Seeking to speed up the replacement of natural gas pipelines that leak and cost consumers billions in states with older infrastructure, such as Massachusetts, US Senator Edward J. Markey on Thursday filed two bills.
The first would revamp pipeline development and repair policies to address the biggest problems first while making it easier for utilities to recover those costs in the rates customers pay.
The second would create a program to help finance such projects with federal money and a percentage of matching state funds.
“This legislation helps put people to work, protects consumers from being charged for gas they may never get, and plugs dangerous leaks that cause accidents and worsen climate change,” Markey, a Malden Democrat, said in a statement.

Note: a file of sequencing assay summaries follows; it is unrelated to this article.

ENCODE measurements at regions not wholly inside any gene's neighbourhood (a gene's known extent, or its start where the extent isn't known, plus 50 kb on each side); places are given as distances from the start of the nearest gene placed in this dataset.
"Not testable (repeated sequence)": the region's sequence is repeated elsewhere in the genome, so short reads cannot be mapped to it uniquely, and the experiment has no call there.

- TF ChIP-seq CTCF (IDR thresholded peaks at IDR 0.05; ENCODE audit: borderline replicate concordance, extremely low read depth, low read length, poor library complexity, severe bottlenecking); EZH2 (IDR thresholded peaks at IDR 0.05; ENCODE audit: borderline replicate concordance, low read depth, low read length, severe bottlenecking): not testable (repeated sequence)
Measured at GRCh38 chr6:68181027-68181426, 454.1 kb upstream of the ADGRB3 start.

The bills come several months after Markey’s office released a study showing US natural gas consumers paid at least $20 billion from 2000 to 2011 for gas they never received, the fuel having been lost to leaks in aging pipelines.
Massachusetts customers alone paid $1.5 billion in that time period, the study said.
Meanwhile, Northeast Utilities and National Grid have said they support building new pipeline infrastructure to bring more natural gas into Massachusetts.
The fuel is used to heat nearly half of the homes in the state and to generate roughly two-thirds of the state’s electricity.